Automakers remain unable to produce new cars fast enough to meet demand, keeping prices high. For some models, they’re stripping features to keep production going.
Next week, GM will slow production of its two hot-selling large pickups, the Chevy Silverado and GMC Sierra, due to a slim supply of chips.
Many automakers, meanwhile, are simply producing cars without some advertised features. Ford, for example, is producing its Explorer SUV without rear-seat climate controls to stretch its available supply of chips.
Cadillac has limited the availability of some options to conserve chips. The Cadillac CT4, CT5, Escalade, XT4, XT5, and XT6 are all shipping without some combination of heated seats, heated steering wheels, and parking assist features this month.
How We Got Here
The global problem affects many industries, though it has hit carmakers particularly hard.
Today’s cars contain dozens of microchips. Some control critical engine and transmission functions. Others help you change the radio station with voice commands or make sure the steering wheel stays warm in your hands.
But the COVID-19 pandemic left microchips in short supply. Chip factories slowed production due to sick workers. When they re-opened, they faced huge orders for chips used in devices that workers needed to work from home and that students needed to attend school on a screen.
Automakers, meanwhile, reduced their orders, knowing homebound drivers wouldn’t be shopping for new cars.
When vaccines and an economic recovery made car shopping an option again, chipmakers were inundated with orders. They still haven’t caught up. That leaves automakers with a choice – build fewer cars, or build them with fewer options.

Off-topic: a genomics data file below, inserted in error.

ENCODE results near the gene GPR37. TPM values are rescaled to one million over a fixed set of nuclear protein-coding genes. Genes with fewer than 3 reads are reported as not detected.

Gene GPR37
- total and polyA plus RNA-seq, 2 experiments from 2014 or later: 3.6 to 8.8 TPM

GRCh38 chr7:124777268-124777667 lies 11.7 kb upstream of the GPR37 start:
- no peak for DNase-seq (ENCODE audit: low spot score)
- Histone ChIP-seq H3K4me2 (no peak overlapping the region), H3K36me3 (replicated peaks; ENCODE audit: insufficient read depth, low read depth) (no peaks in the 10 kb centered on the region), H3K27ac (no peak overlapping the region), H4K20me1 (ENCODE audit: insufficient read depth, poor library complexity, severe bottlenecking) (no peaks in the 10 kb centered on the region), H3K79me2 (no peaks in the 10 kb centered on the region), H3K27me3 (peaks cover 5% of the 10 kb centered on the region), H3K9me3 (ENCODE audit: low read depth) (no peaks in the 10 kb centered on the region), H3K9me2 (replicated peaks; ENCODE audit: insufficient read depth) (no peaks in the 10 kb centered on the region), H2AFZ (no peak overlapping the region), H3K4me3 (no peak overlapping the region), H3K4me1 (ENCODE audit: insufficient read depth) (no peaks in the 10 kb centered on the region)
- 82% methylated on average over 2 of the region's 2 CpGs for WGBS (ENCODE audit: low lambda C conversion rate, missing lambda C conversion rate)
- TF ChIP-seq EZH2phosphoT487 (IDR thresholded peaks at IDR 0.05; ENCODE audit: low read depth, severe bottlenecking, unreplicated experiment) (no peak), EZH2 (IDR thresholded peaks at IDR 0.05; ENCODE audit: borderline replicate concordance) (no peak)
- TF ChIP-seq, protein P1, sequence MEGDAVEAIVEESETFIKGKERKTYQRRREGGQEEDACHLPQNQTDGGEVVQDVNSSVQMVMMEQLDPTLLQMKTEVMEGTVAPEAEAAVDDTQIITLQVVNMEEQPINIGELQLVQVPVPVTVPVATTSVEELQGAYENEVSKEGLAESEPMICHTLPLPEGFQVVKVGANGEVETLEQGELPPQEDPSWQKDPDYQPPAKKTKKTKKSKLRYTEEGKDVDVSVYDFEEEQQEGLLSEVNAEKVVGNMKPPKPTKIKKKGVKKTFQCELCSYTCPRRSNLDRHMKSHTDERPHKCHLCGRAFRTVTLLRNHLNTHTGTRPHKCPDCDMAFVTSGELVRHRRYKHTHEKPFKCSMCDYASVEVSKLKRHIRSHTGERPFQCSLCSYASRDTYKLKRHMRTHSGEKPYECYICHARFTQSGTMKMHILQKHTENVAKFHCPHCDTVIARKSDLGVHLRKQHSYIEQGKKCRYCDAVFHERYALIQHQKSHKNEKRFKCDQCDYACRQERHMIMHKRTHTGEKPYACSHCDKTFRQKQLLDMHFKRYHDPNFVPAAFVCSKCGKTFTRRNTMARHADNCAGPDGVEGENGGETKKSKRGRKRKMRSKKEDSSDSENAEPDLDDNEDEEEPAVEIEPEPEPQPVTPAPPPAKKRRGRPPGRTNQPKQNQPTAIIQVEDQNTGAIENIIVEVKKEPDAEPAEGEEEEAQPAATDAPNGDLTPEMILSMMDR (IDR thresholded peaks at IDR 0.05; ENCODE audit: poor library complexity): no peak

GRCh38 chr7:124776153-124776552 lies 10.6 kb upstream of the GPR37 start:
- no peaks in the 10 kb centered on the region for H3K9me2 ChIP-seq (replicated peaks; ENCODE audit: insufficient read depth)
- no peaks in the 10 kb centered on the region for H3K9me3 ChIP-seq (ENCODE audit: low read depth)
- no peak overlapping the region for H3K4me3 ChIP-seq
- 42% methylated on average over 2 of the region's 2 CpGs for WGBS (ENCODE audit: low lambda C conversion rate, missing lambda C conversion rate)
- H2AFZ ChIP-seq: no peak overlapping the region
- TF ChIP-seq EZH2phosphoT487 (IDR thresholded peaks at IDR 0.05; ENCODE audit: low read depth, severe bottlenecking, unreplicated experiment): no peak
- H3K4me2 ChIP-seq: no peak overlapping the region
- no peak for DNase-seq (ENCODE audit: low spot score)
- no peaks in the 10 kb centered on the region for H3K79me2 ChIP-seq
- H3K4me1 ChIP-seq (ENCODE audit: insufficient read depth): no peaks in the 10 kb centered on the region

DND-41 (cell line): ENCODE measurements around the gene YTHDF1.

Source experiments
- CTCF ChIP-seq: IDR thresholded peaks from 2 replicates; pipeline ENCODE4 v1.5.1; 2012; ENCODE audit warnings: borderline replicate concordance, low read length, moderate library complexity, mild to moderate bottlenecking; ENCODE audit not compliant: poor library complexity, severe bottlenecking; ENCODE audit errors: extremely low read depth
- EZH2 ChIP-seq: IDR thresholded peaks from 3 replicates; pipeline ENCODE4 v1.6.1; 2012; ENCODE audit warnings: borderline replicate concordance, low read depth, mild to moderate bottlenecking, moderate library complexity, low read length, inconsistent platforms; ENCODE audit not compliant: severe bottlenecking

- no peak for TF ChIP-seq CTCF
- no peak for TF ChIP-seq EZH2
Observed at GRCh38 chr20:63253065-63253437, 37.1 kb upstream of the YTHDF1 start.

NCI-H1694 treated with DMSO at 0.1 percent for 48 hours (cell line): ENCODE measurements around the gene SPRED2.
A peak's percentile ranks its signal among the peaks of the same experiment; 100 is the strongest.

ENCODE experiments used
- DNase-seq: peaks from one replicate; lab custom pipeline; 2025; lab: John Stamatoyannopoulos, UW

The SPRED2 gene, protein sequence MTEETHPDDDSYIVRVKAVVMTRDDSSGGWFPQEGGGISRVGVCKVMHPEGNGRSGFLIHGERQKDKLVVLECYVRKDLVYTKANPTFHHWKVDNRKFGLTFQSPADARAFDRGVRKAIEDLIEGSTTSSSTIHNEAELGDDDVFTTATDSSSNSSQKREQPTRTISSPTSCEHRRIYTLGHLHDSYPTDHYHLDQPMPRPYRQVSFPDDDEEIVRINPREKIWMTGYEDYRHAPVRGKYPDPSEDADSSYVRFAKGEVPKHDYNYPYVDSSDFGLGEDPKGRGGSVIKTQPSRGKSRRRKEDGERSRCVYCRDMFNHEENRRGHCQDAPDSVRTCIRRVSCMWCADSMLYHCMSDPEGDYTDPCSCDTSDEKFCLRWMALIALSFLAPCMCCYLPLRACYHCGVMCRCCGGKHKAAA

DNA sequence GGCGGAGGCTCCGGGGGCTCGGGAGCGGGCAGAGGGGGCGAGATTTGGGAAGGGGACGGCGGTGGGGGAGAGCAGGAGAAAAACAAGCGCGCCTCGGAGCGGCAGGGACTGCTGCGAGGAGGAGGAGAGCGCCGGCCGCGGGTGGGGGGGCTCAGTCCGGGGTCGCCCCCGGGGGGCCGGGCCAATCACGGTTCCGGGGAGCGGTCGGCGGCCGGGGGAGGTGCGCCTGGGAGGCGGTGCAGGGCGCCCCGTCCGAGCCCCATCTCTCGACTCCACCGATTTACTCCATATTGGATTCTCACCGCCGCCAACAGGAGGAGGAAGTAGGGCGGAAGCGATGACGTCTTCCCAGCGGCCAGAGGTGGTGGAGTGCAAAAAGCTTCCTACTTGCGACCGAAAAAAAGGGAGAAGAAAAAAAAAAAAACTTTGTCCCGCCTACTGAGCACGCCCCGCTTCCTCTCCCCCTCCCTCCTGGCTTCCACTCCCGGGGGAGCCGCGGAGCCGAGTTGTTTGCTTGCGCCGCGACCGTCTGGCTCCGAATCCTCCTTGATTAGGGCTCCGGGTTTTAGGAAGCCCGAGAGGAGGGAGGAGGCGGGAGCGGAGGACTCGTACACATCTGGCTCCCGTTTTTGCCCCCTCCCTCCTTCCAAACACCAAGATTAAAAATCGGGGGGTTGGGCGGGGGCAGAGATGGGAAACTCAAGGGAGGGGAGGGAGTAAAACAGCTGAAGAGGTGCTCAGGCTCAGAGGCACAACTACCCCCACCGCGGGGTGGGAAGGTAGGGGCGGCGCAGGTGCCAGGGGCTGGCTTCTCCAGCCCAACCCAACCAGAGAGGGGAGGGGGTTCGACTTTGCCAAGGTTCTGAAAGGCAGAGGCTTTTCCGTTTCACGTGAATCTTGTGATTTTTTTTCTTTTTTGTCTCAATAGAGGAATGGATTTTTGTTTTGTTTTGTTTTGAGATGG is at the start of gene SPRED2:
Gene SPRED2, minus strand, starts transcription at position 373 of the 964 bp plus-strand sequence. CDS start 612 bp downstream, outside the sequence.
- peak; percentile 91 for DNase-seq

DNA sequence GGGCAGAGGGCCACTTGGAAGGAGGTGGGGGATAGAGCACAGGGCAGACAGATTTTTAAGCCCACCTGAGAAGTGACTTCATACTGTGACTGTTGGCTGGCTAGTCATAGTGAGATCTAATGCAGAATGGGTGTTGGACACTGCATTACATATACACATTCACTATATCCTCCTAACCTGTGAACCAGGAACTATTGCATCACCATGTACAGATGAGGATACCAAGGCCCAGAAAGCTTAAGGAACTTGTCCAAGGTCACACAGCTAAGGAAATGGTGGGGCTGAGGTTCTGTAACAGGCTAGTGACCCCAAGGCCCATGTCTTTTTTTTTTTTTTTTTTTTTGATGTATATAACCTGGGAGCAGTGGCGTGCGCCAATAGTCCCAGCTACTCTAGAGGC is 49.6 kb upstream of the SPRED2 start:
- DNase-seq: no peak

Experts say the problem could last into 2023.
Other Limitations a Factor
But microchips aren’t the only thing holding back car production.
Some auto parts come from Ukraine. Russia’s unprovoked invasion of that country left European automakers short of critical parts. Both Porsche and VW have been forced to stop production of some cars, while BMW says the war may limit its factory output soon.
Toyota, meanwhile, has scaled back production for three months thanks to new outbreaks of the COVID-19 virus in parts of Asia. While Toyota’s own workforce hasn’t been affected much, the company says, some suppliers are behind the schedule.
Congress May Act, But That Will Take Time
Most microchip production happens outside the United States. The geopolitical chaos of the last few years has many questioning whether that is sustainable.
Both the US Senate and House of Representatives have passed legislation that would subsidize the growth of the domestic microchip industry. But the two proposals are quite different and haven’t been reconciled into a single law that could be put in front of the president to sign.
The so-called CHIPS for America Act includes $52 billion in federal investments for domestic semiconductor research, design, and manufacturing. A second proposal, the FABS Act, would provide tax credits to companies that build new domestic chip manufacturing.
Negotiations to resolve the differences have just begun. Lawmakers have not provided a timetable for when they hope to have a compromise plan.
Even if they reach a deal, experts say, it could take years for the stimulus to produce more American microchip manufacturing. Building new chip factories and training the workforce to fill them can take several years.
Expect Shortages to Continue
For car shoppers, the news means shortages will continue throughout 2022. They may ease from the extremes of last year.
GM said last week that it has “seen better consistency in semiconductor supply through the first quarter compared to last year as a whole. This has been translated into improvement in our production and deliveries during the first three months” of 2022.
VW CEO Herbert Diess said in February, “The supply situation is getting better, but even in 2022, we will not be able to build all the cars we could sell.”
Prices have begun to come down slowly from the highs of 2021 but remained about $5,000 higher than one year ago in February.
So the rules of buying during the chip shortage may remain in place all year. Our advice: Be patient, look beyond the model you expected to buy, and be prepared to pay high prices if you can’t wait for them out.